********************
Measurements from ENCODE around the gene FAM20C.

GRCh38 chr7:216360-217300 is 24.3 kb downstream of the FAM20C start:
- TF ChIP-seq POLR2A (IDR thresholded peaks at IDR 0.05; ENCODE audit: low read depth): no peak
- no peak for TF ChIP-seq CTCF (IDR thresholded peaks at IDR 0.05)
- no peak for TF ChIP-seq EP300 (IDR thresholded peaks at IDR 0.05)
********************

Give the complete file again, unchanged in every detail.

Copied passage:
Measurements from ENCODE around the gene FAM20C.

GRCh38 chr7:216360-217300 is 24.3 kb downstream of the FAM20C start:
- TF ChIP-seq POLR2A (IDR thresholded peaks at IDR 0.05; ENCODE audit: low read depth): no peak
- no peak for TF ChIP-seq CTCF (IDR thresholded peaks at IDR 0.05)
- no peak for TF ChIP-seq EP300 (IDR thresholded peaks at IDR 0.05)